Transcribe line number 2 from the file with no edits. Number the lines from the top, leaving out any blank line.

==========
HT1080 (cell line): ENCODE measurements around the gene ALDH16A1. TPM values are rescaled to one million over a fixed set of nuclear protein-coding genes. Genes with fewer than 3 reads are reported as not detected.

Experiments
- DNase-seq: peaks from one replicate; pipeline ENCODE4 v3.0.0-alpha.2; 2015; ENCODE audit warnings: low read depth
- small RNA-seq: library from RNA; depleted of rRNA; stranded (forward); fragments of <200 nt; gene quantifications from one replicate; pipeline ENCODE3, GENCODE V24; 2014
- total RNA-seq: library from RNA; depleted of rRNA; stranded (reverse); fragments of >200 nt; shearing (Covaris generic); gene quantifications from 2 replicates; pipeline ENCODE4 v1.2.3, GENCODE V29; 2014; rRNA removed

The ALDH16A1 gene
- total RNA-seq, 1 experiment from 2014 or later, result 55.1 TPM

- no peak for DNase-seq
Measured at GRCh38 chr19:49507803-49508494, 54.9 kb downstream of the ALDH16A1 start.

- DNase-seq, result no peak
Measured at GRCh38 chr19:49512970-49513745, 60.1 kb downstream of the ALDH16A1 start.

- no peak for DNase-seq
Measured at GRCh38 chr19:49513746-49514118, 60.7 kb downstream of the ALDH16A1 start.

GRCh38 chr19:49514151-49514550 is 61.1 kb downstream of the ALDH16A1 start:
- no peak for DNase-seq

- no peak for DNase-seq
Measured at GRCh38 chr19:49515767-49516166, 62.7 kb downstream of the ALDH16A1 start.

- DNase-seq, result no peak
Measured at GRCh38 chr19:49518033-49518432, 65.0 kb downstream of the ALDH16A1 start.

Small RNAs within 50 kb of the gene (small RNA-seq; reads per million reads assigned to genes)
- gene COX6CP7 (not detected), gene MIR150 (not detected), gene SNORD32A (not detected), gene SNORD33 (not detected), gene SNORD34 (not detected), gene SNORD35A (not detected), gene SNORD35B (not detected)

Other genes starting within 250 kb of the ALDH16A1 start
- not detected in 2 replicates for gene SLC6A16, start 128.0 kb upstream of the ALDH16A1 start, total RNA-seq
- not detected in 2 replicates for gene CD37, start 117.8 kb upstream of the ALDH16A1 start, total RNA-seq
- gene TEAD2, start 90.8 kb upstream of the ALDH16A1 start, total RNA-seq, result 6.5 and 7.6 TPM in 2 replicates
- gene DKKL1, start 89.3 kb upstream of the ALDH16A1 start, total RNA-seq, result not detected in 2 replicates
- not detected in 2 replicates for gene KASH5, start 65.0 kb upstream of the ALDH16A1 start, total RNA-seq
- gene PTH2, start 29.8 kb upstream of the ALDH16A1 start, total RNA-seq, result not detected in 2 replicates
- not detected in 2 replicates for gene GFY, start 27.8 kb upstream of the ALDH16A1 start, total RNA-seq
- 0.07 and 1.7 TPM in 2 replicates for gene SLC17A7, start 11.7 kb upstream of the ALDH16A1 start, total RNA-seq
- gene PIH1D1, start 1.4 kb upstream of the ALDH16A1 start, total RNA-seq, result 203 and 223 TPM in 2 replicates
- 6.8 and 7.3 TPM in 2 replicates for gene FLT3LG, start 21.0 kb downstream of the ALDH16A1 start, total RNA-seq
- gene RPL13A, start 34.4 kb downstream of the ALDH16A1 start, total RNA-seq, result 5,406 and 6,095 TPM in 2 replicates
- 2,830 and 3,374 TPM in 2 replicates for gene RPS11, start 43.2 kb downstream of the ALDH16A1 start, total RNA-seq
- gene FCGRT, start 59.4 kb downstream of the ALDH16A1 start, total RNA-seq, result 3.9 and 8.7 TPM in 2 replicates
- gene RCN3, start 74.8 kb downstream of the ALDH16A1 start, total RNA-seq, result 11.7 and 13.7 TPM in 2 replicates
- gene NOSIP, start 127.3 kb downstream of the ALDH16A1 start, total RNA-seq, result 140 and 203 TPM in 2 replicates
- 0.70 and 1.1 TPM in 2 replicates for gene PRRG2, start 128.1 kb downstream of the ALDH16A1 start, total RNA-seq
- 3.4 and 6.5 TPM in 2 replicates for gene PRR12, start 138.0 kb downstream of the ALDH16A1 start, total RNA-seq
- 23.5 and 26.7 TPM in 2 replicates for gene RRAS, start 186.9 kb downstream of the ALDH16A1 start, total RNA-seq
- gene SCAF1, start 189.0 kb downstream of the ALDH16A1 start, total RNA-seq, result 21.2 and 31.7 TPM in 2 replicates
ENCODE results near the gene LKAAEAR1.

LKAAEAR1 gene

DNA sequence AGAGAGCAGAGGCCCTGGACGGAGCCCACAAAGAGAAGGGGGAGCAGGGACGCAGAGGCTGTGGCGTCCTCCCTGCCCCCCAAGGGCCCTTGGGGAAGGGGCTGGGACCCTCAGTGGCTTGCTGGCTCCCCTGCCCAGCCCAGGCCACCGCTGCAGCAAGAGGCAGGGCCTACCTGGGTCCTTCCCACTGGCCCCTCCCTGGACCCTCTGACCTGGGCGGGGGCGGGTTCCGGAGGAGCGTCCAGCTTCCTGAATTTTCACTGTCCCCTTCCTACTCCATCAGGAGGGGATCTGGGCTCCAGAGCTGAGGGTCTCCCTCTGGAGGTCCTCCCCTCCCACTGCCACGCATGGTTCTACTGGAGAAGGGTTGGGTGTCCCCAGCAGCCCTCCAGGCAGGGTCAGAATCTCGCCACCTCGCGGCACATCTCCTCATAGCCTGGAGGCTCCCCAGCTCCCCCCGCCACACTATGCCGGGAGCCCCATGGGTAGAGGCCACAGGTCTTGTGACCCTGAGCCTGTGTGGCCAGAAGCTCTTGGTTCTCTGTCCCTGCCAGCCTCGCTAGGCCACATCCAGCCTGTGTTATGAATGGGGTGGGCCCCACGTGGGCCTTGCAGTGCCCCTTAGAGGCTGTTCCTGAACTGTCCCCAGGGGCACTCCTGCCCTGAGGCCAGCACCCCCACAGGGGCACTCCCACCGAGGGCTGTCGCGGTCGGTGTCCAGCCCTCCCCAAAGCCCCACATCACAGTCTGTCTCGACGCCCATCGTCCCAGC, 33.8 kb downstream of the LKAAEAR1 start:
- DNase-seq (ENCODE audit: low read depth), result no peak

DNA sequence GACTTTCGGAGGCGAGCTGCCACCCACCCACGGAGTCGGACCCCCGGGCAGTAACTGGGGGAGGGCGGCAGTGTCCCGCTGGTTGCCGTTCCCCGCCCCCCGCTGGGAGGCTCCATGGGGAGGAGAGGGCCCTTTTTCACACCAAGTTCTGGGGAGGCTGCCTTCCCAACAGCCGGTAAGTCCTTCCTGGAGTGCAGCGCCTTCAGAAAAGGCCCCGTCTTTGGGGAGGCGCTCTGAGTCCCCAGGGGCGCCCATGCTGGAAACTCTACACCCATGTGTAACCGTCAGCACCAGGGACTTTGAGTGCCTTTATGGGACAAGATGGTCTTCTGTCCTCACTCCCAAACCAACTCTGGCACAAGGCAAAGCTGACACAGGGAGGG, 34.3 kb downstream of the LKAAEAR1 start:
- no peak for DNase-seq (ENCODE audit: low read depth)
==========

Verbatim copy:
Experiments